I’d love to hear from you about your meditation practice, whether you’re trying it for the first time or have years of experience. Please share your thoughts on this wonderful free wellbeing tool that’s available to us all.

With love and wellbeing wishes,


An Introduction To Mindfulness


A few years ago, my husband gave me a card (slightly tongue in cheek, but a humorous nod to my enthusiasm for my mindfulness and meditation practice), entitled ZEN DOG. It has a picture of a dog languishing in a bath tub boat, donning sunglasses, bobbing along at sea, the sun beating down on him. The words below read like this:

“He knows not where he’s going
For the ocean will decide –
It’s not the DESTINATION…
…It’s the glory of the RIDE”

I actually framed the card and it now hangs on my bathroom wall, serving as a daily reminder that striving for answers to everything or trying to second-guess the future is a pointless, energy-sapping exercise.

When I do allow myself to come away from all that’s going on in my head and notice any tension I may be holding in my body, it really is such a relief, as I know that help is at hand and it’s entirely down to me!  So, for self-confessed control freaks out there, how cool is that?!  By turning our attention to what is actually happening in the present, we are able to see the situation for what it is – we have absolute control over how we react in any given moment. That is mindfulness in a nutshell.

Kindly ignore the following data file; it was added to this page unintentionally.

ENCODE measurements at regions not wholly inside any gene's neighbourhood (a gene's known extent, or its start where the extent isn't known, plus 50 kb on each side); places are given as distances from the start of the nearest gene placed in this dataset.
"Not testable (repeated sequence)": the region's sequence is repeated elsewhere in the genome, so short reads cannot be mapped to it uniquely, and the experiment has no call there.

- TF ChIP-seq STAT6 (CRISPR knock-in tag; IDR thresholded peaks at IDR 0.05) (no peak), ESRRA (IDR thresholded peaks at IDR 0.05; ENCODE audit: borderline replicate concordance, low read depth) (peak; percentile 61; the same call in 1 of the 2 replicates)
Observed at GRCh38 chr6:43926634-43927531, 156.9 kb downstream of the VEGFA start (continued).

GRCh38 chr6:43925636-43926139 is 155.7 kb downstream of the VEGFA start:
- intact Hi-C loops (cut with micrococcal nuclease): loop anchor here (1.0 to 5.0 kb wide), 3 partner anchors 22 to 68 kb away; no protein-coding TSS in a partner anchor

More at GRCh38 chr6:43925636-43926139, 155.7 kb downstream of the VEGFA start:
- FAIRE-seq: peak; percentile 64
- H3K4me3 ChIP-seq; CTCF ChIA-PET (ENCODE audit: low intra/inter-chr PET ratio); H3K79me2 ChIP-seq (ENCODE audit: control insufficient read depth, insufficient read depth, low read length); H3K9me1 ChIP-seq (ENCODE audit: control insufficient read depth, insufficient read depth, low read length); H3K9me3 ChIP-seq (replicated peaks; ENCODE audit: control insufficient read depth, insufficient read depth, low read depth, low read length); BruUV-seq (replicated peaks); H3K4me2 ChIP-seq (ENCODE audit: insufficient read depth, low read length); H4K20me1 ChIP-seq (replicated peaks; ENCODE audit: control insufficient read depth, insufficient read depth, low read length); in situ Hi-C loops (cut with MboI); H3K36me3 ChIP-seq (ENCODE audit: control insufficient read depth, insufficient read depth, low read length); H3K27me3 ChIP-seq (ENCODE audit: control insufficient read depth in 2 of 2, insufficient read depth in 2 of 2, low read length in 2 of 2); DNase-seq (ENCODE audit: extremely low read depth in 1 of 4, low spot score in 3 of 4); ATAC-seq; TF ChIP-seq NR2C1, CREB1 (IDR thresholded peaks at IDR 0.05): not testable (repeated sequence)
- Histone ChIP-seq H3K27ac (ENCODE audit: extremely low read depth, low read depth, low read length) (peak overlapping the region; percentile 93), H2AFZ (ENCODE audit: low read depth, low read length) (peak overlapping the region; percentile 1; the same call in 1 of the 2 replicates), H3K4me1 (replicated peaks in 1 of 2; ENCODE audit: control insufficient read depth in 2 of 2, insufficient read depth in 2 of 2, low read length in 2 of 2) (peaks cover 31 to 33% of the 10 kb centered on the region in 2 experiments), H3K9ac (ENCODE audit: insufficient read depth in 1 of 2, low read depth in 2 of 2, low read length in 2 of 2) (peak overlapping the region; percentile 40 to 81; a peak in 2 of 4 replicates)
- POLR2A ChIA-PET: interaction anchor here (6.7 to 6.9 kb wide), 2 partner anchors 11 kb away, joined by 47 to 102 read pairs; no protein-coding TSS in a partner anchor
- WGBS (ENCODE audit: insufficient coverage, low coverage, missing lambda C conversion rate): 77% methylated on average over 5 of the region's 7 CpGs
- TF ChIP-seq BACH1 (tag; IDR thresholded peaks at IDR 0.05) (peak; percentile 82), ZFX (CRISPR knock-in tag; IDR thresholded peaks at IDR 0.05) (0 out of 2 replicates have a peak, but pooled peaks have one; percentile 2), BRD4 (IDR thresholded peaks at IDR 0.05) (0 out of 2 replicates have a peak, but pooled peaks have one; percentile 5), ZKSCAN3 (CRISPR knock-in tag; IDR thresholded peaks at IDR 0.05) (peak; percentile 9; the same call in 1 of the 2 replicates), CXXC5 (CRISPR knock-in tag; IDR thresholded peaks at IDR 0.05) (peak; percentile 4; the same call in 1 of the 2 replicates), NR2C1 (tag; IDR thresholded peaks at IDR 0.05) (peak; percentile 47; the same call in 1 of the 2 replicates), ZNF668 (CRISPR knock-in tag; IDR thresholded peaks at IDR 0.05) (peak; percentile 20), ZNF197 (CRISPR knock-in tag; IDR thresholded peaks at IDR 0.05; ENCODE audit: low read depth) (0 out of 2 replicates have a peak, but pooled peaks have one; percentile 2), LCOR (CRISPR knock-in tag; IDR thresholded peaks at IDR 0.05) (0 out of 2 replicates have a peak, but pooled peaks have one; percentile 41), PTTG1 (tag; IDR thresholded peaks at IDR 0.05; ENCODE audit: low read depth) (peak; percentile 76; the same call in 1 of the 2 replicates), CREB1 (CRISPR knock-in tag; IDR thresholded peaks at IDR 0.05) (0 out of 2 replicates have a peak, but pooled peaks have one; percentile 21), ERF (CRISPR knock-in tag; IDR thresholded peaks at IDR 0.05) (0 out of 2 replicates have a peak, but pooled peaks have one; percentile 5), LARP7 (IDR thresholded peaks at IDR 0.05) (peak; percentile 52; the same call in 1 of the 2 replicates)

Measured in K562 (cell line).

Mindfulness is simply being aware of what is happening right now without wishing it were different; enjoying the pleasant without holding on when it changes (which it will); being with the unpleasant without fearing it will always be this way (which it won’t).

“Go with the flow” – what a ridiculous thing to suggest when life was ALL about deadlines, rushing about to catch planes and trains, answering emails at the same time as talking on a conference call, etc., etc. – you get the picture. How could it be possible when we all have so many responsibilities and ‘to do’ lists, to “go with the flow”? I used to think that I had a high tolerance of stress but, in reality, that belief simply meant that I’d take on more responsibility and add more stress to my life!